I can see that this would make a big difference, and I do wonder how many visitors these days are there because they love Disney more than the parks in and of themselves. When I first visited Disneyland and all this began, Beauty & the Beast was just coming out in theatres which is suggestive of the fact that Disney was on the cusp of becoming the cultural behemoth that it soon became. Indeed, I vividly remember wondering before we visited what they could possibly have at Disneyland as I didn't think Disney had really made many big films. What they did have blew my little 10 year-old mind! Perhaps in some way the parks had to be able to stand on their own creatively as a Fox & the Hound Land wasn't going to bring the hoards running? Nowadays the dynamic may well be the reverse: crowds show up wanting to see their favourite film and are disappointed if it's not represented.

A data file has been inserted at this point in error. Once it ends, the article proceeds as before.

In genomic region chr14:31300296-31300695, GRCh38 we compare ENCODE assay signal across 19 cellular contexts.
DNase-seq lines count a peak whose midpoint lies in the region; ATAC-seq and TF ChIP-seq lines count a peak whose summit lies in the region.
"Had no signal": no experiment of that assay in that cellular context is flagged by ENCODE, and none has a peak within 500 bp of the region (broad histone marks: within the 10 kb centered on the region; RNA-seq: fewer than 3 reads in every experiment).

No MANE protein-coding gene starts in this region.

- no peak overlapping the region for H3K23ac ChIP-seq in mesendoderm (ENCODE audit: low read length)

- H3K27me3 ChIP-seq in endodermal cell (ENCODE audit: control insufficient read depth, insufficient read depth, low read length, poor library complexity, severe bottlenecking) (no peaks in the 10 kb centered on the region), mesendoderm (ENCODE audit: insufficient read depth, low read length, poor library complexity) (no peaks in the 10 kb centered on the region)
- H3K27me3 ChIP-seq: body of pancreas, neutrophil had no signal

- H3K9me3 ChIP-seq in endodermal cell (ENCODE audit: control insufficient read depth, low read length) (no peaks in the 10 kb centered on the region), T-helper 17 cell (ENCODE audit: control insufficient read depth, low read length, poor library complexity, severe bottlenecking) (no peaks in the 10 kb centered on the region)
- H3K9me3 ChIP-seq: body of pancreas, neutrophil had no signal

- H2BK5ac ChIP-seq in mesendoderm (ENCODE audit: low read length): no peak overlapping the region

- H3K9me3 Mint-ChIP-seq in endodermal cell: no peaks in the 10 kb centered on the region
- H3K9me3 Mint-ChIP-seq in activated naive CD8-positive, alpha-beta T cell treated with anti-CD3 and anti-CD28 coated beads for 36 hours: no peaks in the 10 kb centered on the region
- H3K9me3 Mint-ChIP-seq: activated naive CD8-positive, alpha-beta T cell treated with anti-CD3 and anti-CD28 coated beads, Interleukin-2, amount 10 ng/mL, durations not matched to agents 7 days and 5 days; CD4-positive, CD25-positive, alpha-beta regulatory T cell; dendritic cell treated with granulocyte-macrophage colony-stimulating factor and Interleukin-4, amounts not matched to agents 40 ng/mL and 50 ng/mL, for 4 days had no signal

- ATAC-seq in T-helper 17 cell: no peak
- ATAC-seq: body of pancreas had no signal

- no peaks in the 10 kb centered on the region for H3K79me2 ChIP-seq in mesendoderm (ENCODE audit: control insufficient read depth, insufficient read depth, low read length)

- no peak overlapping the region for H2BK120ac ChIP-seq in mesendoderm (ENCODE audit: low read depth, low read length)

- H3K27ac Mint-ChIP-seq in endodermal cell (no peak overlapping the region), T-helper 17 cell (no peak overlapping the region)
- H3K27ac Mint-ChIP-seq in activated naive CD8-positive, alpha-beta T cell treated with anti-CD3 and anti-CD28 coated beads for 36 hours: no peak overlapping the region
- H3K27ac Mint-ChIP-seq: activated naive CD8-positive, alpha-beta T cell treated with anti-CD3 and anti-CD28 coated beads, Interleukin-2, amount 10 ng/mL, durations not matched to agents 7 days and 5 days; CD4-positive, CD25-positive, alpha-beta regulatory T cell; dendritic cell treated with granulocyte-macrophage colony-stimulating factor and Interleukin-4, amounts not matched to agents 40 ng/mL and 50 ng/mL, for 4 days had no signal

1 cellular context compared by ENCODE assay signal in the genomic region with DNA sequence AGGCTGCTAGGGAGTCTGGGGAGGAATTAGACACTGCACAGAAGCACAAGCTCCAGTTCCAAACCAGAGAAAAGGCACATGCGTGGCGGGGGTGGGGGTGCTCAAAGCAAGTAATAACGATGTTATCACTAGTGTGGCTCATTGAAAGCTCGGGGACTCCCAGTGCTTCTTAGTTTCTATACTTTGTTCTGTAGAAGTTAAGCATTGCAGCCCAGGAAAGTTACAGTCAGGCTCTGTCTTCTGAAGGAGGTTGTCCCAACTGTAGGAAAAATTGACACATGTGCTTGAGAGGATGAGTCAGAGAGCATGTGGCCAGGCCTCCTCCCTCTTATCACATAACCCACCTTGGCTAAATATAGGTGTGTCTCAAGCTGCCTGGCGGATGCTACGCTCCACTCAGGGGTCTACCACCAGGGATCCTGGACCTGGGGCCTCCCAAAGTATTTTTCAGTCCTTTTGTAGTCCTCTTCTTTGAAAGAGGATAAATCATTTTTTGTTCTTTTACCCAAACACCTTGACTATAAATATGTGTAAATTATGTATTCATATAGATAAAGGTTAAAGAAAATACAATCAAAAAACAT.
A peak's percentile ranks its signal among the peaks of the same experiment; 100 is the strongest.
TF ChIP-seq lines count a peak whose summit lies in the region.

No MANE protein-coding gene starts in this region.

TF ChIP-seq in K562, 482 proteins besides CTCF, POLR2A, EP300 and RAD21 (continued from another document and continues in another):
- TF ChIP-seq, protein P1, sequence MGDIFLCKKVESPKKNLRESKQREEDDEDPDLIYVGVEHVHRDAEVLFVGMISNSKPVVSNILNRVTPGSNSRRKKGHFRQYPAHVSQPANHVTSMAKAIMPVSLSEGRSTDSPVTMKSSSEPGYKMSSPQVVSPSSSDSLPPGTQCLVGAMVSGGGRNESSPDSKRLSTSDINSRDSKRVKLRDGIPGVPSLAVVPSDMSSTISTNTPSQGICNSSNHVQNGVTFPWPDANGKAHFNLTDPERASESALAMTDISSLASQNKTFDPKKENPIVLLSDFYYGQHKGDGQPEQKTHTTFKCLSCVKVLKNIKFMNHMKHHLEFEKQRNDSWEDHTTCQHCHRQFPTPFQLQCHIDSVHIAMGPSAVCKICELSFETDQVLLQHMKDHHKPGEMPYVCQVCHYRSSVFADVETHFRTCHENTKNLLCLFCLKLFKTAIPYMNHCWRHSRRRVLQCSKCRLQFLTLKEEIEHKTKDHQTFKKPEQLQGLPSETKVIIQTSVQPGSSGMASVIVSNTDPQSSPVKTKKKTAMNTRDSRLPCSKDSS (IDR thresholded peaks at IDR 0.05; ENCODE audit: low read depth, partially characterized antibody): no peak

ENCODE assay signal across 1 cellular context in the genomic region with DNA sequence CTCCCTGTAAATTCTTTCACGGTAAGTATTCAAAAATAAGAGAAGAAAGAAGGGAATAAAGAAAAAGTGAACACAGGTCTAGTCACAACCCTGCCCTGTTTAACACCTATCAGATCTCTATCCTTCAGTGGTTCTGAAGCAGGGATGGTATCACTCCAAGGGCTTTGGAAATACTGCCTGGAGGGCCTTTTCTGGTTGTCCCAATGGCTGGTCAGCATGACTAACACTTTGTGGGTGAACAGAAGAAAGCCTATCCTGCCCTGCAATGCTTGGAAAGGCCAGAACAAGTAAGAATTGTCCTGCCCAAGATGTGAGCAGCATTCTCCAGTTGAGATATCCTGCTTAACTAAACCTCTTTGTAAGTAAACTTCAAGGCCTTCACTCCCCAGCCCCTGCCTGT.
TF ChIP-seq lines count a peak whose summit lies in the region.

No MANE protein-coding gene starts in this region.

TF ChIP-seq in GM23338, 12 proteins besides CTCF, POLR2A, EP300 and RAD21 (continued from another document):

An excellent analysis. Thankfully, the non-IP approach is enshrined in enough of the headliners and lands that I don't think that aspect of the parks is really at risk of being lost. I can't see how Main Street USA, for example, could be IP'd into something else, and even World Showcase will remain fundamentally true to its original theming and purpose.
Who knows. Either way, I'll remain bitter and twisted!